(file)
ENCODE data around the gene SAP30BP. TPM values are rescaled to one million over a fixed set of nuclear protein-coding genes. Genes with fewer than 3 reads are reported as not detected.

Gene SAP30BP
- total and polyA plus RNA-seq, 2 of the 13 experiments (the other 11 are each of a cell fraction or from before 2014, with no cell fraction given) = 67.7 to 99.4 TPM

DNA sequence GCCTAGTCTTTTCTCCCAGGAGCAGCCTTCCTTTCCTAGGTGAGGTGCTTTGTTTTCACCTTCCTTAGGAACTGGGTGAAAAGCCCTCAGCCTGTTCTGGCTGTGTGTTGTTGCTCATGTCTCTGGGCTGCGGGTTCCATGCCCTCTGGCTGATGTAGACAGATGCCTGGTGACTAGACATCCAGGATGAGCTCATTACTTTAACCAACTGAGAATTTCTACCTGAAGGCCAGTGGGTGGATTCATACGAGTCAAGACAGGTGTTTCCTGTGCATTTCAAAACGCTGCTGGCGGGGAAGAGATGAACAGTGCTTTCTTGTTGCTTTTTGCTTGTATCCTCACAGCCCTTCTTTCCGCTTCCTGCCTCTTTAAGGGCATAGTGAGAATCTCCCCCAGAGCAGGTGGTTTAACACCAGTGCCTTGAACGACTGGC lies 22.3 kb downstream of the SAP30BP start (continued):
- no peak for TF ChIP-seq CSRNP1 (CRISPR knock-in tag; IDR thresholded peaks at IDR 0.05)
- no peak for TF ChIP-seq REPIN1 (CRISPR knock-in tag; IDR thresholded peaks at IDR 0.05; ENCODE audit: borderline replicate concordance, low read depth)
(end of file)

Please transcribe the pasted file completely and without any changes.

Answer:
ENCODE data around the gene SAP30BP. TPM values are rescaled to one million over a fixed set of nuclear protein-coding genes. Genes with fewer than 3 reads are reported as not detected.

Gene SAP30BP
- total and polyA plus RNA-seq, 2 of the 13 experiments (the other 11 are each of a cell fraction or from before 2014, with no cell fraction given) = 67.7 to 99.4 TPM

DNA sequence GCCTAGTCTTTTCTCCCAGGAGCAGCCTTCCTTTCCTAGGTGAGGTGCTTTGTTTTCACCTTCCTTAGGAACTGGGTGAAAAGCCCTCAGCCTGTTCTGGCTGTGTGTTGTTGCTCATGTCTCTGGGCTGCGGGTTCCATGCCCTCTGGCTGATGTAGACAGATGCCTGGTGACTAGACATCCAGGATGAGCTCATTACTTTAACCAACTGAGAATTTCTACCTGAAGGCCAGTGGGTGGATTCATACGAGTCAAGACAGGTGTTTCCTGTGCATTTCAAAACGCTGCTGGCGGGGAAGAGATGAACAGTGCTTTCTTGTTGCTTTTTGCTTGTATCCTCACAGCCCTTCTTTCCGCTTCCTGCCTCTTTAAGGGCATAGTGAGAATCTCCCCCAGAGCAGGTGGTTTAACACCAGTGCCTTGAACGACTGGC lies 22.3 kb downstream of the SAP30BP start (continued):
- no peak for TF ChIP-seq CSRNP1 (CRISPR knock-in tag; IDR thresholded peaks at IDR 0.05)
- no peak for TF ChIP-seq REPIN1 (CRISPR knock-in tag; IDR thresholded peaks at IDR 0.05; ENCODE audit: borderline replicate concordance, low read depth)